Cancer is treated with Stealth Nanomedicines that Reduce Damaging Effects of Chemotherapy

Novel nanomedicine technology is likely to lead to the development of unique goods such as targeted drug-delivery techniques. The principal study area in which nanomedicines have a significant function and demand is targeted medication delivery of various pharmaceuticals for the treatment of cancer, AIDS, and brain diseases.

According to new research, when supplied using an improved liposomal formulation, the commonly used chemotherapy medication (5-FU or Fluorouracil) is 100% more effective in targeting tumors (rather than surrounding tissues).

Nanomedicines, which are often pharmaceuticals buried within nanoscopic lipid membranes (‘liposomes,’ have the potential to change chemotherapy treatments, enhancing drug delivery and minimizing hazardous side effects for thousands of cancer patients each year.

Chemotherapy is routinely delivered to treat many different forms of cancers, including breast and colon cancers. However, one of the key drawbacks of 5-FU is that it does not diffuse well to tumor concerns and can cause substantial levels of off-target harm.

Professor Clive Prestidge

The University of South Australia has now shown that the commonly used chemotherapy drug (5-FU or Fluorouracil) is 100% more successful in targeting tumors (rather than surrounding tissues) when administered using an optimized liposomal formulation.

The biodistribution of 5-FU liposome formulations has been assessed for the first time utilizing a minimally invasive sample technique known as micro-dialysis, which could not be accomplished as efficiently with current imaging approaches. Each year, approximately 150,000 new instances of cancer are diagnosed in Australia. It is the greatest cause of death in the world, accounting for almost 10 million fatalities per year (nearly one in six deaths).

Chemotherapy is commonly used to treat a wide range of malignancies, with 5-FU being a key component. Nausea and vomiting, exhaustion, hair loss, diarrhea or constipation, weight changes, frequent infections, and mouth sores are all possible side effects of this medication.

Stealth nanomedicines combat cancer and cut toxic effects of chemo

Stealth lipids are well-suited for achieving effective lipoidal nanomedicine drug delivery. The stealth qualities and GRAS status of polyethylene glycol (PEG) have increased interest in the usage of PEG-linked lipids in the realm of nanomedicine.

Professor Clive Prestidge, lead researcher and co-Director of UniSA’s Centre for Pharmaceutical Innovation, believes the discovery could revolutionize the way chemotherapy is administered, improving the quality of life for thousands of cancer patients.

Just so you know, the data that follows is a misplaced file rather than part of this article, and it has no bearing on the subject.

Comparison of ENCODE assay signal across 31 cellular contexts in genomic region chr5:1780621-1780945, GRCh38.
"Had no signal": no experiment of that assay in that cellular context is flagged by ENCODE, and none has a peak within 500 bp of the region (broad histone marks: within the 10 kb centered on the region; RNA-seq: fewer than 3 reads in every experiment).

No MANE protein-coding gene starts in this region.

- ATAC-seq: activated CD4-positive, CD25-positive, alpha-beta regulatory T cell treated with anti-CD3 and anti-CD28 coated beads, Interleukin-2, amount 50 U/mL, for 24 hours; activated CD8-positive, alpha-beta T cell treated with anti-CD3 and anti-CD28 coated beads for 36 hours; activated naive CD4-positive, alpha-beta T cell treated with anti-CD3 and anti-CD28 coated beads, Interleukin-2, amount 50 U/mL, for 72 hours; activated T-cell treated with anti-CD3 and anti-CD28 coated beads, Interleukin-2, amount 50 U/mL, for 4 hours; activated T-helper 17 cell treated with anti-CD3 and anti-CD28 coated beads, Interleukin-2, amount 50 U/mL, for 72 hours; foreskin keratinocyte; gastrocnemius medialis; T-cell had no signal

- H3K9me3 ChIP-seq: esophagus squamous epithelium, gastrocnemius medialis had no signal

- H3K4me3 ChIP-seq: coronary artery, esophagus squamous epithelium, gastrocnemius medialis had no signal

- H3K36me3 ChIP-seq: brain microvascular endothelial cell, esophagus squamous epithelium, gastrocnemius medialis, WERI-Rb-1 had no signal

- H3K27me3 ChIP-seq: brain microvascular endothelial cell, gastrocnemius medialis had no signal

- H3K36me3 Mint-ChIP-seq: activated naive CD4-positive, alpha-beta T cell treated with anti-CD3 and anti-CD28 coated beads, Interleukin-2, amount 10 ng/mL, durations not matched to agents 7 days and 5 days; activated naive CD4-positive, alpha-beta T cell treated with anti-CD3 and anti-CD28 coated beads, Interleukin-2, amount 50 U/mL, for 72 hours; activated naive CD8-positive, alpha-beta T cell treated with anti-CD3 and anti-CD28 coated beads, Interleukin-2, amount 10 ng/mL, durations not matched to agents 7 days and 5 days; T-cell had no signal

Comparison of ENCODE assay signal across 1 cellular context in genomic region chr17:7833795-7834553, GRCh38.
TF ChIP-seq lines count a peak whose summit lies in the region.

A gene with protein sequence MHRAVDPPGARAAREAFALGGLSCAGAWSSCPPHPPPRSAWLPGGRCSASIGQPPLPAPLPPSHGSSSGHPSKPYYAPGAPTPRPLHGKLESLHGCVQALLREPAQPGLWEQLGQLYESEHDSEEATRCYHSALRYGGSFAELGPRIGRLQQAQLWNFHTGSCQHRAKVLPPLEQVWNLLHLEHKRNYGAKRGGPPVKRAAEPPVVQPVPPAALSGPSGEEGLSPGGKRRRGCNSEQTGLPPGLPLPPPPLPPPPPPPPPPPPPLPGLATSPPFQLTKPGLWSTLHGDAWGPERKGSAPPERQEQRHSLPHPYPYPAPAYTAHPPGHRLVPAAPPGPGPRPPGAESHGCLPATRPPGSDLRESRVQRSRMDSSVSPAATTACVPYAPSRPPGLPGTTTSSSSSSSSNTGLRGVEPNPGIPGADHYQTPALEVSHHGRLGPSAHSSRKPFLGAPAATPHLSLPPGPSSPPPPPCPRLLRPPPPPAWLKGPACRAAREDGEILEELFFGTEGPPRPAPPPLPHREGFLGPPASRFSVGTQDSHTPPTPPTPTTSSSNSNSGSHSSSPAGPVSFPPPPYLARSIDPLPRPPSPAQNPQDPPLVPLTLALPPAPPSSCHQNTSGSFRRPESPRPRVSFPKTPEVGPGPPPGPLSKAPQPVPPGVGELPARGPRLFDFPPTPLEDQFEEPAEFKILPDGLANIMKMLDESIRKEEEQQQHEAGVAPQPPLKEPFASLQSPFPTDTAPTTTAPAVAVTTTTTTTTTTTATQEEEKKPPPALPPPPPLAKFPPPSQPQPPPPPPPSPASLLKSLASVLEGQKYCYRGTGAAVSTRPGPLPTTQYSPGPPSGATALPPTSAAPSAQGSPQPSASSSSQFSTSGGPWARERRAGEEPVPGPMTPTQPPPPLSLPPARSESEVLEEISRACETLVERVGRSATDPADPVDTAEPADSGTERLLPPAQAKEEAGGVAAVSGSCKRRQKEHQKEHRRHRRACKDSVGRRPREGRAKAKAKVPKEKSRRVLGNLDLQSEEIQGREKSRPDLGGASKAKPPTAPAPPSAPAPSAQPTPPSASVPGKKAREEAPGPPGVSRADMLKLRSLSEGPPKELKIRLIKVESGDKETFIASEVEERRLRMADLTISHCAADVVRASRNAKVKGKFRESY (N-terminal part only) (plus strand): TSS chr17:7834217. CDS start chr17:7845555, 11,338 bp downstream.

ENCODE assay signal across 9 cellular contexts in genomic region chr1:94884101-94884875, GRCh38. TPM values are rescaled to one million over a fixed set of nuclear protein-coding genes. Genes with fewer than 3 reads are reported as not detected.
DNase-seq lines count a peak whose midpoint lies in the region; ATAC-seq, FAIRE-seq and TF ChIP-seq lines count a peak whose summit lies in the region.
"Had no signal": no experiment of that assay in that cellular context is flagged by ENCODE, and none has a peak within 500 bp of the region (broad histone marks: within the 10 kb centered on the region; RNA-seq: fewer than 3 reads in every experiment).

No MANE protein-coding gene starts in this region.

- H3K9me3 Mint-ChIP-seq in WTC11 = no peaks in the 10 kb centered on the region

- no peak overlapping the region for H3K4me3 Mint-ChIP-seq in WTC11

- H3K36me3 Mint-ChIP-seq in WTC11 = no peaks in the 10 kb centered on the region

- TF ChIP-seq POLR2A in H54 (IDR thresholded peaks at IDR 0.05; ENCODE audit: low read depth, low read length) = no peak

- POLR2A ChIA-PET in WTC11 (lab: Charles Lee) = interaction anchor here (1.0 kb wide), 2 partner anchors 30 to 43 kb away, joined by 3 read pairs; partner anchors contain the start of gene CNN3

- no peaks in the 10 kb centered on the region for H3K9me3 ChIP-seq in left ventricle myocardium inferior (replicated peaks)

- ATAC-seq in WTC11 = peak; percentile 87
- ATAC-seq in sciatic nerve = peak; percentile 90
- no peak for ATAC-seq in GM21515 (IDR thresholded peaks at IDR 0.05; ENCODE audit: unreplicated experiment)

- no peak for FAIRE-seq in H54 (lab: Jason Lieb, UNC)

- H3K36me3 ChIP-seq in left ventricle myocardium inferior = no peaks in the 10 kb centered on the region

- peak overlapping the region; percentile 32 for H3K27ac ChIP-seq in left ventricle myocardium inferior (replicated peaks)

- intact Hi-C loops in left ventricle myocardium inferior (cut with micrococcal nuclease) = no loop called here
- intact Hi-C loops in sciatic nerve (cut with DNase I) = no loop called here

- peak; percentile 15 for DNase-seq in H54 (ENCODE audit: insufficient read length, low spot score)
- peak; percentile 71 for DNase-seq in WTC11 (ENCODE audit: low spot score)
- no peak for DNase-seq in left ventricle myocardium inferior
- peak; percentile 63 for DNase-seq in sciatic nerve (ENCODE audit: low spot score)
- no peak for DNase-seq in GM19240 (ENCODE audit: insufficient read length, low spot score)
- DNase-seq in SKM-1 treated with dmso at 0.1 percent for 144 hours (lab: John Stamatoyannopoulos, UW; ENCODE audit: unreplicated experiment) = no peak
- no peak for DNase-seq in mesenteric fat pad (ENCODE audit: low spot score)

“Chemotherapy is routinely delivered to treat many different forms of cancers, including breast and colon cancers,” Prof Prestidge explains. “However, one of the key drawbacks of 5-FU is that it does not diffuse well to tumor concerns and can cause substantial levels of off-target harm.”

“As a result, many individuals experience side effects and can become severely ill throughout therapy.” Because they prolong the retention of encapsulated pharmaceuticals and can better target tumors, liposomal formulations offer significant potential for safer and more effective cancer therapies. However, optimizing them for chemotherapeutic medicines has always been difficult.”

“Our micro-dialysis approach is the first to quantify how liposomal-specific delivery of 5-FU can reduce tumour growth with fewer toxic side effects, so it has the potential to dramatically transform many cancer treatments and deliver better outcomes for people with cancer.”

The field of nanomedicine possesses a diverse range of lipid-based drug carriers, as well as innovative nanostructured drug carriers, which are introduced to this range on an annual basis. The major goal of investigating any new lipid-based nanoformulation is to improve the therapeutic index of the relevant medicinal molecule while minimizing the related side-effects. Longer circulation in the bloodstream, as well as stability, are critical for sustaining prolonged distribution of these intravenously injected lipoidal nanomedicines to the targeted tissues and organ systems in the body.

Following delivery, these systems are promptly removed by cells associated with the mononuclear phagocyte system after they are recognized as foreign entities in the body. To provide these lipid-based systems with long circulation characteristics, techniques such as coating the lipoidal surface with an inert polymeric material such as polyethylene glycol (PEG) aid in imparting’stealth properties’ to these nanoformulations in order to avoid recognition by immune system macrophages.

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